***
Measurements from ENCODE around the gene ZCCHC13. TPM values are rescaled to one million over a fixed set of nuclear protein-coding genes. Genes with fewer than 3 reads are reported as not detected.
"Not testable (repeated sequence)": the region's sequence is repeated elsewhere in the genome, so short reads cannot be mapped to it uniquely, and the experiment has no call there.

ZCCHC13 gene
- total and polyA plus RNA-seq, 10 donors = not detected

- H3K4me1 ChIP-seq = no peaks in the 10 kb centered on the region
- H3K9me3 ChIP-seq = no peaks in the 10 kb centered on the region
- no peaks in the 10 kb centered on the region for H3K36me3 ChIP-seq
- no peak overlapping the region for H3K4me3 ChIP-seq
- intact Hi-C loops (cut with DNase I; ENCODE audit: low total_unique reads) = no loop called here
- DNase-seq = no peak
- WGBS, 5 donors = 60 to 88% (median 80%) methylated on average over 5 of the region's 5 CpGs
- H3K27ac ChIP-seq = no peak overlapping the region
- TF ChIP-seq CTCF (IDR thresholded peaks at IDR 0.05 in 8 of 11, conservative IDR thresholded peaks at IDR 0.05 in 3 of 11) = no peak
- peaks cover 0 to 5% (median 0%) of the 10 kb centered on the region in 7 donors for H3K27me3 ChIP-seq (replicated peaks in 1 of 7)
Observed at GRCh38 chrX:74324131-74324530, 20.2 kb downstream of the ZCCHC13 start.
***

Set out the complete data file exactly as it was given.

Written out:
Measurements from ENCODE around the gene ZCCHC13. TPM values are rescaled to one million over a fixed set of nuclear protein-coding genes. Genes with fewer than 3 reads are reported as not detected.
"Not testable (repeated sequence)": the region's sequence is repeated elsewhere in the genome, so short reads cannot be mapped to it uniquely, and the experiment has no call there.

ZCCHC13 gene
- total and polyA plus RNA-seq, 10 donors = not detected

- H3K4me1 ChIP-seq = no peaks in the 10 kb centered on the region
- H3K9me3 ChIP-seq = no peaks in the 10 kb centered on the region
- no peaks in the 10 kb centered on the region for H3K36me3 ChIP-seq
- no peak overlapping the region for H3K4me3 ChIP-seq
- intact Hi-C loops (cut with DNase I; ENCODE audit: low total_unique reads) = no loop called here
- DNase-seq = no peak
- WGBS, 5 donors = 60 to 88% (median 80%) methylated on average over 5 of the region's 5 CpGs
- H3K27ac ChIP-seq = no peak overlapping the region
- TF ChIP-seq CTCF (IDR thresholded peaks at IDR 0.05 in 8 of 11, conservative IDR thresholded peaks at IDR 0.05 in 3 of 11) = no peak
- peaks cover 0 to 5% (median 0%) of the 10 kb centered on the region in 7 donors for H3K27me3 ChIP-seq (replicated peaks in 1 of 7)
Observed at GRCh38 chrX:74324131-74324530, 20.2 kb downstream of the ZCCHC13 start.